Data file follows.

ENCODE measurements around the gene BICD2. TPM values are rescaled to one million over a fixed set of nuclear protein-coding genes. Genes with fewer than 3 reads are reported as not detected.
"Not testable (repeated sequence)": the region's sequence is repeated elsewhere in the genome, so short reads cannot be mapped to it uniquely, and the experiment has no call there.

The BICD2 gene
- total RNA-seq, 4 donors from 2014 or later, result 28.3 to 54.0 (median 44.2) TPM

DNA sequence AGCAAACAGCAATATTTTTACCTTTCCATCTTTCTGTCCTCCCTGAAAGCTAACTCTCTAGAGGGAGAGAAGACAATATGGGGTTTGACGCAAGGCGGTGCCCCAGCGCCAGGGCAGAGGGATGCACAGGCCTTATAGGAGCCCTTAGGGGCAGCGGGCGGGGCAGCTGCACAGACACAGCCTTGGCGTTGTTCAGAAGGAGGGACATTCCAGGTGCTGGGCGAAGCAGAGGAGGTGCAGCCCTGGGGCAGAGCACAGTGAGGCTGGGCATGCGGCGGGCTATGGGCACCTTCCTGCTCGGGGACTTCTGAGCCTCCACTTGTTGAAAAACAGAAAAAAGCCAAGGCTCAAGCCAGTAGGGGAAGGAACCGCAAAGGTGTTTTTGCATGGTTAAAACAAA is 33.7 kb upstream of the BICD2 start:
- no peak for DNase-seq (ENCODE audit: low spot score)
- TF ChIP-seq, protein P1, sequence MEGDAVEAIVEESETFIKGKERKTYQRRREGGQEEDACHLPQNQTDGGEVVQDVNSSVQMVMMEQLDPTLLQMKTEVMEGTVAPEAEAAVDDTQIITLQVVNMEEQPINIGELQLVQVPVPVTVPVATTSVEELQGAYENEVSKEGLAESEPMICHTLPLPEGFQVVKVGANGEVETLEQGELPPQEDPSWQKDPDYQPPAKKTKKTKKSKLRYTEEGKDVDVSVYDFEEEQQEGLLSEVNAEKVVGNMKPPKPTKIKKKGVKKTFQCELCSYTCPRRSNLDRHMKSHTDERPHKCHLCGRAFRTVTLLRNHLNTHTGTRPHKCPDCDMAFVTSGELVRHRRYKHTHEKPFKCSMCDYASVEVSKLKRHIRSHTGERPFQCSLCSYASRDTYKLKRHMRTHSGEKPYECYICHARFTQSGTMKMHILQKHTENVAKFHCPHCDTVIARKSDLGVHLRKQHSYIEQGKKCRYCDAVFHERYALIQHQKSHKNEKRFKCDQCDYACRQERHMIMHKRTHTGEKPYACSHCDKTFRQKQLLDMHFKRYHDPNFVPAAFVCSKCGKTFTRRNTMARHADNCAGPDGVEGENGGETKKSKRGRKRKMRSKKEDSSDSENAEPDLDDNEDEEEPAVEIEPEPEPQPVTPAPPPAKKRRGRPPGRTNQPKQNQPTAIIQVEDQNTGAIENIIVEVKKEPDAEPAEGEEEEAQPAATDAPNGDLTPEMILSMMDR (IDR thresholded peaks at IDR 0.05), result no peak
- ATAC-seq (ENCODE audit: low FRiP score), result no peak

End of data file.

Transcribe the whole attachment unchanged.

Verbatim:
ENCODE measurements around the gene BICD2. TPM values are rescaled to one million over a fixed set of nuclear protein-coding genes. Genes with fewer than 3 reads are reported as not detected.
"Not testable (repeated sequence)": the region's sequence is repeated elsewhere in the genome, so short reads cannot be mapped to it uniquely, and the experiment has no call there.

The BICD2 gene
- total RNA-seq, 4 donors from 2014 or later, result 28.3 to 54.0 (median 44.2) TPM

DNA sequence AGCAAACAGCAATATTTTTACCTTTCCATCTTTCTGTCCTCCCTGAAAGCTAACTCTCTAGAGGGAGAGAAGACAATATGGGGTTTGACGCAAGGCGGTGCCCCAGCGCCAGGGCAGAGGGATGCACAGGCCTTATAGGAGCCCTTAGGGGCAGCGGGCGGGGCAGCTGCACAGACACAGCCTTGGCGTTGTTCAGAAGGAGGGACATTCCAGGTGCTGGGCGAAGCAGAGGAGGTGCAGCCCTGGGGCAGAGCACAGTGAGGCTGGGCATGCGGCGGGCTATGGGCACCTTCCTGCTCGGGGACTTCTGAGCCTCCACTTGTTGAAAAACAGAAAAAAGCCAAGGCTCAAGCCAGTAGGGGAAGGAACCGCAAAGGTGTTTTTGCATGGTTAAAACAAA is 33.7 kb upstream of the BICD2 start:
- no peak for DNase-seq (ENCODE audit: low spot score)
- TF ChIP-seq, protein P1, sequence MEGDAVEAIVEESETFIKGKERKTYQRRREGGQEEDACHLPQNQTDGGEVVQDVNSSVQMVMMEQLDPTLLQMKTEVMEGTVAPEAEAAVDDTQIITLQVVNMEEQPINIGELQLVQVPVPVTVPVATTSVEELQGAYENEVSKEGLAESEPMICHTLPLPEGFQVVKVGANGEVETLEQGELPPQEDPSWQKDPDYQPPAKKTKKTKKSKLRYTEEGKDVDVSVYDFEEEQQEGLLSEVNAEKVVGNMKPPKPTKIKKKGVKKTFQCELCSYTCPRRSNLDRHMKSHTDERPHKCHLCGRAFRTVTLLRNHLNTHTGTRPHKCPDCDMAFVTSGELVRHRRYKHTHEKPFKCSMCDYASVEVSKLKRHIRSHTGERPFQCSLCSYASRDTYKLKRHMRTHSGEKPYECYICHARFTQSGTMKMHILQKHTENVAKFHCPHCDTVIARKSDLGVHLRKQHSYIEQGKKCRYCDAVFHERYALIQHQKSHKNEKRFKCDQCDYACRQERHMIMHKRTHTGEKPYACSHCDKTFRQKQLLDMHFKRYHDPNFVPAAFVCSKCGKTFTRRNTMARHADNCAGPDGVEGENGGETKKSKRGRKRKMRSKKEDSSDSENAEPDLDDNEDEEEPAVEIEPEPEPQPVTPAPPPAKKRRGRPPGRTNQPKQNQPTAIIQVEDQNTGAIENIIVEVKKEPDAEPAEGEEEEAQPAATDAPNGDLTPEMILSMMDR (IDR thresholded peaks at IDR 0.05), result no peak
- ATAC-seq (ENCODE audit: low FRiP score), result no peak